Everything about Special Counsel Robert Mueller is antithetical to the Trump age: he’s understated, dislikes the public eye and finds gossip beneath him.
According to a Monday New York Times report, even his restaurant of choice during his tenure as special counsel reflected that: the drab and unhip Salt & Pepper a few miles from his office where he’d eat scallops and sip white wine with friends.
The exceptionally rare sightings of Mueller — at an Apple store, at a 7-11 — only increased the intrigue around Washington’s most discussed lawyer.
Now that his report is finished, he has options. As the Times points out, he could pull a James Comey and write a tell-all — but friends say he’s too private to do that. He could take to Twitter or the lecture circuit to be a voice of authority on the dirtiest dealings in the Trump orbit.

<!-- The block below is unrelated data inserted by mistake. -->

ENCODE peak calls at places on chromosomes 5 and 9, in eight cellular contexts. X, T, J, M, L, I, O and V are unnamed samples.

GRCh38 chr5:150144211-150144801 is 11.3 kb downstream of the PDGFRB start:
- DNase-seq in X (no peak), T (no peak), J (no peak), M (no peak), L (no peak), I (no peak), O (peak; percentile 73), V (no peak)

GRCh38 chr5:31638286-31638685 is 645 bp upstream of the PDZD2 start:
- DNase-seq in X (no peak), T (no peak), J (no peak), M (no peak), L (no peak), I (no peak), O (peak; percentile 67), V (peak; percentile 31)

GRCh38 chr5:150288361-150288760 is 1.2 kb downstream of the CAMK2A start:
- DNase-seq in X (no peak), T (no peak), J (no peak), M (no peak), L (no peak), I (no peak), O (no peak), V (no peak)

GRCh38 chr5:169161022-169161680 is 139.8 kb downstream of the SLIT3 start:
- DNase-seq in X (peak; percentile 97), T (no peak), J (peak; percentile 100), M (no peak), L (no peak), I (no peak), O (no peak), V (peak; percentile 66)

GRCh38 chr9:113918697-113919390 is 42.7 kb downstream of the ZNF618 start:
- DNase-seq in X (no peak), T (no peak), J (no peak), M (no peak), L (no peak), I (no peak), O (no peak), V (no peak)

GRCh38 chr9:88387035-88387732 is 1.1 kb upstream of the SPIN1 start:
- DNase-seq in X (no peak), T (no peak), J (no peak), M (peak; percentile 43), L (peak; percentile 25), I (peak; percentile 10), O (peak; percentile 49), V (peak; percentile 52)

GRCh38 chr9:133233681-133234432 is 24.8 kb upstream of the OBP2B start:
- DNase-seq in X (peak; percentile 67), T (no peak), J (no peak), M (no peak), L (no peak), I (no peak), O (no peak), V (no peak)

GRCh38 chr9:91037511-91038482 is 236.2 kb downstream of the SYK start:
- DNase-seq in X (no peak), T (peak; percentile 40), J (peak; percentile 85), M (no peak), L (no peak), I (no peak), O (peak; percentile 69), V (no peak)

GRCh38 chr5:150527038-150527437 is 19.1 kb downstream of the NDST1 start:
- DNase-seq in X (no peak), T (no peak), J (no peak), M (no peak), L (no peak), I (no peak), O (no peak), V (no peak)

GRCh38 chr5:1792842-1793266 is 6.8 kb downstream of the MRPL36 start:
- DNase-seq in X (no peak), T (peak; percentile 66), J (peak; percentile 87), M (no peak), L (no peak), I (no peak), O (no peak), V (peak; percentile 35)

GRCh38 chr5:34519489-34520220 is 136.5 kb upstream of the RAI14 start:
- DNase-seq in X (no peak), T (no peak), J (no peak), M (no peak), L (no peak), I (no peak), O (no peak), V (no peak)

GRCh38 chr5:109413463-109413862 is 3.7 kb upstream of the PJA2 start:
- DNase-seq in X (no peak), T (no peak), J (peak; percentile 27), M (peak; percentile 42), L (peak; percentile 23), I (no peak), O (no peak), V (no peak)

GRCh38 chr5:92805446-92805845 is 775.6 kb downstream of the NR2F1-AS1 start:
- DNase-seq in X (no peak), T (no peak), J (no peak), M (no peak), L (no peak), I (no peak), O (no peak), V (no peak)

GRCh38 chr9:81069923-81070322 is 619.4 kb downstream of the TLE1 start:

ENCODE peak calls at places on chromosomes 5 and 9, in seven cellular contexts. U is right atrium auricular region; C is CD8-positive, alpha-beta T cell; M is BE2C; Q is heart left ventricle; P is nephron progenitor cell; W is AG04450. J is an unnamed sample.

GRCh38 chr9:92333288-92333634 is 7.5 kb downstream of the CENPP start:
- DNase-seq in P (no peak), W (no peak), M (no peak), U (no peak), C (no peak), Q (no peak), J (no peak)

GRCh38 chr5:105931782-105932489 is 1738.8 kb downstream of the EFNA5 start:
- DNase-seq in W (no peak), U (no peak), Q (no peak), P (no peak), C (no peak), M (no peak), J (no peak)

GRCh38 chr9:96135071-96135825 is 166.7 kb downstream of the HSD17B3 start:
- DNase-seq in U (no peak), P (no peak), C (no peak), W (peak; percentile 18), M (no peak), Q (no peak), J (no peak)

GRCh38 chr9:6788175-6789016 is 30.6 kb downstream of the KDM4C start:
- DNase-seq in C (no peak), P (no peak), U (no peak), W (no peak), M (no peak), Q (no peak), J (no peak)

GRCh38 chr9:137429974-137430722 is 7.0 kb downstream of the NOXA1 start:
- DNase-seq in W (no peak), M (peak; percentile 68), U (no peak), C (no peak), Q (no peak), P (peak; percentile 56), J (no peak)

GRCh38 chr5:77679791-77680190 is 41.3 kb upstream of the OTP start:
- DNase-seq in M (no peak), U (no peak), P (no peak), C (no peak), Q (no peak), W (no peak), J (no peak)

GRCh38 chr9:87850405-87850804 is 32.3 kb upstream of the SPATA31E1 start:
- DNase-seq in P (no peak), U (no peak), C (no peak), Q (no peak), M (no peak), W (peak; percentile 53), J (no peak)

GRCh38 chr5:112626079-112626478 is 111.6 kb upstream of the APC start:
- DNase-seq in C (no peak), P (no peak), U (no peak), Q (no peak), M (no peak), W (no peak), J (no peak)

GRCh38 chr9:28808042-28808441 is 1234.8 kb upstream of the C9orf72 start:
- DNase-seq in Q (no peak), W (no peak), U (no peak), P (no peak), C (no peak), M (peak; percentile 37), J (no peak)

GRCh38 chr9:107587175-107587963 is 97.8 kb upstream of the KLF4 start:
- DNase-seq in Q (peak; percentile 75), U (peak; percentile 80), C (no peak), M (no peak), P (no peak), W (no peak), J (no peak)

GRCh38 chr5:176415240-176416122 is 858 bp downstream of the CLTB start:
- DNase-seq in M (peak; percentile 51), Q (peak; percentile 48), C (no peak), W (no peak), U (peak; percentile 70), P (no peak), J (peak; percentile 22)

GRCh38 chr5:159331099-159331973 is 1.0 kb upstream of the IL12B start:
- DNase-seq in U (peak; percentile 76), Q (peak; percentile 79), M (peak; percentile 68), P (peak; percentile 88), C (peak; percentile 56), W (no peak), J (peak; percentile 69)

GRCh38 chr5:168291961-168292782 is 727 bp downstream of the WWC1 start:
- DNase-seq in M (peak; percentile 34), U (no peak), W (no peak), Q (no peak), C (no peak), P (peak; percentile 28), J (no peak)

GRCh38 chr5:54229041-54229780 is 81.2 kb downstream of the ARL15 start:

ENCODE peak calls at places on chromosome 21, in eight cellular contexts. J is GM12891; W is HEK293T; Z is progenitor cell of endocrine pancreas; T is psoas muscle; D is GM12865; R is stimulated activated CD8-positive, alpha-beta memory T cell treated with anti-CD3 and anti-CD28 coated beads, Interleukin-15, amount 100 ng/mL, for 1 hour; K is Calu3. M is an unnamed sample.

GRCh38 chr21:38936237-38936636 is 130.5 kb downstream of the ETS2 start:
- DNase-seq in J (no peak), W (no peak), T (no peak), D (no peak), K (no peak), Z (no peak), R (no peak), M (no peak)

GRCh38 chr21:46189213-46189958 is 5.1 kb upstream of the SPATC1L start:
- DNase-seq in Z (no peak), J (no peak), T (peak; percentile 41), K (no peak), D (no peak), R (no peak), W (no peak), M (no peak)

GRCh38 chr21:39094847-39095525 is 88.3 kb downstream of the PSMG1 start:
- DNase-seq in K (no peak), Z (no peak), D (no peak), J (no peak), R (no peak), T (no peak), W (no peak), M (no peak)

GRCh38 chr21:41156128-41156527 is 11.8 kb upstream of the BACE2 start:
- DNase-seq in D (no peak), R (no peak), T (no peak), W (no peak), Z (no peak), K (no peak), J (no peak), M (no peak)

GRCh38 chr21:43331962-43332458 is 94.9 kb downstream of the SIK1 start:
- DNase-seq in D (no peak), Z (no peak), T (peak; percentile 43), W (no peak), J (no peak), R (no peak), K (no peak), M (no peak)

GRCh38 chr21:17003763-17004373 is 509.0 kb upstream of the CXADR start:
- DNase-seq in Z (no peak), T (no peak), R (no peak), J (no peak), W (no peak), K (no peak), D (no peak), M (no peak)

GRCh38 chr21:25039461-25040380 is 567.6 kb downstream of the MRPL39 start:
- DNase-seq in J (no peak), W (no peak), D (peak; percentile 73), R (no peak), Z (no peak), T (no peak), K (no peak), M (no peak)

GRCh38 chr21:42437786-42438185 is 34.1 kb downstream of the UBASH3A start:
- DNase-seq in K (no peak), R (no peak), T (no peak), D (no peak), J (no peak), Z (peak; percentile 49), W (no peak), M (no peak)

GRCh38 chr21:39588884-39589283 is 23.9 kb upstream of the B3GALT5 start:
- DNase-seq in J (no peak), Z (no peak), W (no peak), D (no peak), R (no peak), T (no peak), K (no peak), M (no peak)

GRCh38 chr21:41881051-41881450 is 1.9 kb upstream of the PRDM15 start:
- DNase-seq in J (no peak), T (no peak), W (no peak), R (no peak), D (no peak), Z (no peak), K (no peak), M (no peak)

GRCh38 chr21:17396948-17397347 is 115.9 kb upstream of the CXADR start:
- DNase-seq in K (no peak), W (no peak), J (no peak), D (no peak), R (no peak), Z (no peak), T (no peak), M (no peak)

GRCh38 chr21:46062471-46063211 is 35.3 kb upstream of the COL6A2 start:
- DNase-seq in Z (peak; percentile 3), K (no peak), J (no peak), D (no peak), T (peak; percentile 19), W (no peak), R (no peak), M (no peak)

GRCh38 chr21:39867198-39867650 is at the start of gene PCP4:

Or he could return to his swanky D.C. law firm where he defended corporations and nonprofits from a twelfth-floor corner office.
And according to those that know him best, he is most like to slip back into that world of cufflinks and Brooks Brothers suits, away from the piercing spotlight of the two-year investigation.